Whether a New Deal, a green deal or the prospect of Brexit No Deal, the ‘D’ word has already come to dominate this year.
Recently the focus was squarely on Chancellor Rishi Sunak’s summer statement and the £3bn stimulus package to support the push for carbon zero – along with what some have called a Meal Deal.
In the preceding weeks, the prime minister made no secret of the fact he was inspired by former US president Franklin D. Roosevelt’s New Deal, in choosing construction and infrastructure projects to drive the UK’s economic recovery from coronavirus.
Given the seismic changes we’ve all endured since the turn of the year, you could be forgiven for forgetting the Growth Deal signed by the UK Government, Welsh Government and the North Wales Economic Ambition Board last November.
Investment to the tune of £240m is expected to drive economic benefit worth more than £1bn to North Wales. There are some overlaps with the strategic priorities outlined in the summer statement: low carbon and sustainable energy projects, targeted transport links, and digital skills and connectivity to name a few.
It’s the latter two of these which businesses and both governments should double-down on to secure the right kind of economic recovery for North Wales post-coronavirus. A major part of Roosevelt’s new deal in the 30s was the rollout of electricity to the American countryside. At the time, only around three per cent of rural homes had access to electricity.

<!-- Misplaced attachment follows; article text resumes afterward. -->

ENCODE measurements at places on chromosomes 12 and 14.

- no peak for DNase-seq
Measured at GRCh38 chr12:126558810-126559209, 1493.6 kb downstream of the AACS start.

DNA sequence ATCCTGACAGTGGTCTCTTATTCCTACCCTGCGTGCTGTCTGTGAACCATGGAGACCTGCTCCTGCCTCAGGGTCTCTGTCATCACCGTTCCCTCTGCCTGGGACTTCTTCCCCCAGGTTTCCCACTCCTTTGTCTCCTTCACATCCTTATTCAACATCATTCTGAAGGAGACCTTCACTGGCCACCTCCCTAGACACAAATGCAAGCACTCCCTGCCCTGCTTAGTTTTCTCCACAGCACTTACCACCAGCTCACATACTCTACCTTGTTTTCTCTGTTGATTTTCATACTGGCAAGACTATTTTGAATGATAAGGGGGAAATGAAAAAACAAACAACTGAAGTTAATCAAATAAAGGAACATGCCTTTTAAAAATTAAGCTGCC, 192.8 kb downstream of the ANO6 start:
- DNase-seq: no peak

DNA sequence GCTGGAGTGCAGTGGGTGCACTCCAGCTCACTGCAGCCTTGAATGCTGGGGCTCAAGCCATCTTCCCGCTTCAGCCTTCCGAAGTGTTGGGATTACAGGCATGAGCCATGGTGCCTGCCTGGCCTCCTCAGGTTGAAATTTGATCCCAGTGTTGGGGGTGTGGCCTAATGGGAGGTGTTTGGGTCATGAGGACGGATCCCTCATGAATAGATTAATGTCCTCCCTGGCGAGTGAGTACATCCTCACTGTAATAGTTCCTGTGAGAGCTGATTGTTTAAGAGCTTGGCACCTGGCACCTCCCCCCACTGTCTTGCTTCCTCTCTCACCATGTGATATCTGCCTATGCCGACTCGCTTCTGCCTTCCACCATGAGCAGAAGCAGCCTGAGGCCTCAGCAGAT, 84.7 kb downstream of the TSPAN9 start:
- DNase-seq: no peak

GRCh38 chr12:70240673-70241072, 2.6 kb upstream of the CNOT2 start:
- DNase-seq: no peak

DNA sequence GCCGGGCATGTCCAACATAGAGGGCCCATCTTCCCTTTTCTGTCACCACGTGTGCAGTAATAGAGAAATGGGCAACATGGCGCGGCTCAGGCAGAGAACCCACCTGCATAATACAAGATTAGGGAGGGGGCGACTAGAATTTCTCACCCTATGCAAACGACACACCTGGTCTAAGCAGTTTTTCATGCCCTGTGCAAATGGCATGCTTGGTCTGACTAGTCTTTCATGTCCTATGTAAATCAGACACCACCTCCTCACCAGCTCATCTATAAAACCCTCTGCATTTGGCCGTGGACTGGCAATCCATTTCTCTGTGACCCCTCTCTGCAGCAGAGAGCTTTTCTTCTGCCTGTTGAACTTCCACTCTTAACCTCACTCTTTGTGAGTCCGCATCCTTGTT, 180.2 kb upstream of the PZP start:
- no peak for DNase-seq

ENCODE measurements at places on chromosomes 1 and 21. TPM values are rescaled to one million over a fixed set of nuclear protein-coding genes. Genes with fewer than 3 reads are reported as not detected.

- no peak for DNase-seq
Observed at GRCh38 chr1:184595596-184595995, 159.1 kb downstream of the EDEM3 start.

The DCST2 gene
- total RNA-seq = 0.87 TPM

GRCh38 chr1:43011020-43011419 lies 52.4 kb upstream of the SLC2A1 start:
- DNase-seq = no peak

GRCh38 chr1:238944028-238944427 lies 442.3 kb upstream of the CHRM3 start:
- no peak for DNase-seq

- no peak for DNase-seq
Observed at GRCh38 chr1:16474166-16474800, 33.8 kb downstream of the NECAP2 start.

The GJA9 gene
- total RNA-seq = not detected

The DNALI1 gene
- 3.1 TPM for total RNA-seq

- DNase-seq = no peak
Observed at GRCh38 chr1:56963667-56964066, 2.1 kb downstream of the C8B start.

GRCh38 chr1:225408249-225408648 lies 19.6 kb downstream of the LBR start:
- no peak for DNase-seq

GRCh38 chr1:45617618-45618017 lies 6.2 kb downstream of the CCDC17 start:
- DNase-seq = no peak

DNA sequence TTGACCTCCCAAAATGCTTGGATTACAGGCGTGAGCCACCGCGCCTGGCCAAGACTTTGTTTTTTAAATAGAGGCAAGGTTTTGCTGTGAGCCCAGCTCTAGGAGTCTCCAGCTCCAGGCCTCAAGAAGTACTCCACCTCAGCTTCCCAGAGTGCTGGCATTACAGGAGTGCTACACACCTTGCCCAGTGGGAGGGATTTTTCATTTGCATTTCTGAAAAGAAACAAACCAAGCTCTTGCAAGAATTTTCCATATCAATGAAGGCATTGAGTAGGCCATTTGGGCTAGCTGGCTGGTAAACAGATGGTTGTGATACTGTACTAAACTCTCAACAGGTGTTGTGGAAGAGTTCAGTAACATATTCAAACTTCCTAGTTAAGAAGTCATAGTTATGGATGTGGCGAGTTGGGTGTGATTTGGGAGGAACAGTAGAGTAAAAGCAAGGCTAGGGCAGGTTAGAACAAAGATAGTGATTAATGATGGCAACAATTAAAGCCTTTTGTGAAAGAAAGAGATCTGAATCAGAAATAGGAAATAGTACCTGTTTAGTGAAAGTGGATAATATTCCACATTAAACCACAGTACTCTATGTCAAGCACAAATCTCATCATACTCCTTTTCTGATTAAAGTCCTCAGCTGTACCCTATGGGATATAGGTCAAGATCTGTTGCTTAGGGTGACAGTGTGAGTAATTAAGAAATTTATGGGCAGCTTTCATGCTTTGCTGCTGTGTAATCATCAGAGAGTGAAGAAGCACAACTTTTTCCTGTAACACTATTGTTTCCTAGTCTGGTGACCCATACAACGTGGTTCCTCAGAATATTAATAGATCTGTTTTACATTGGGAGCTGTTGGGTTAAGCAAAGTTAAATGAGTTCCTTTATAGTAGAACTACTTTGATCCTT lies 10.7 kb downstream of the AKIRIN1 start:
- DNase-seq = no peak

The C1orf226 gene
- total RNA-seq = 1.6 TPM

Fast-forward almost a century and Wales is presented with a similar infrastructure opportunity; the provision of full-fibre across the country. Albeit, a key difference now is that digital skills have to be hugely improved at the same time as the infrastructure – one without the other will not work. To date, only £34m of the proposed Growth Deal has been earmarked to boost digital connectivity, a sum that has been widely identified by informed campaigners in North Wales as insufficient.
The case for full-fibre rollout has surely never been stronger. A report in January from the Centre for Economics & Business Research calculated that the Welsh economy would receive a boost worth almost £2bn and around 20,000 people could be brought back into the workforce by better access to the internet.
We should consider that this estimate was pre-coronavirus.
The pandemic has ushered in new ways of working and learning remotely, and a welcome shift in attitudes to both. These trends will not vanish completely as the UK moves into a new normal and there is the real potential for that economic and job creation boost to be multiplied.
North Wales – and any rural or coastal area across the country – is now presented with a watershed moment to foster growth in new future-proof industries which depend on digital technology and connectivity.
With Wales set to receive additional funds allocated through the Barnett formula following chancellor Sunak’s summer statement, I would call on the Welsh Government to bolster the planned investment in fibre, alongside digital skills.
While support for the region’s important visitor economy is welcome, it’s debatable whether temporary VAT cuts and meal giveaways will be sufficient in themselves. New agile jobs must be made available. These allow work to take place across the whole area, not just in larger towns or offices. The leisure sector will undoubtedly remain vital for North Wales given its natural assets, but now may be the time to reduce our reliance on it.
Investing in both digital skills and connectivity can secure the right new deal for North Wales; supporting the creation of more prosperous, inclusive and resilient places, where communities can thrive because of the entrepreneurial spirit and economic output of people living within them, not just those visiting.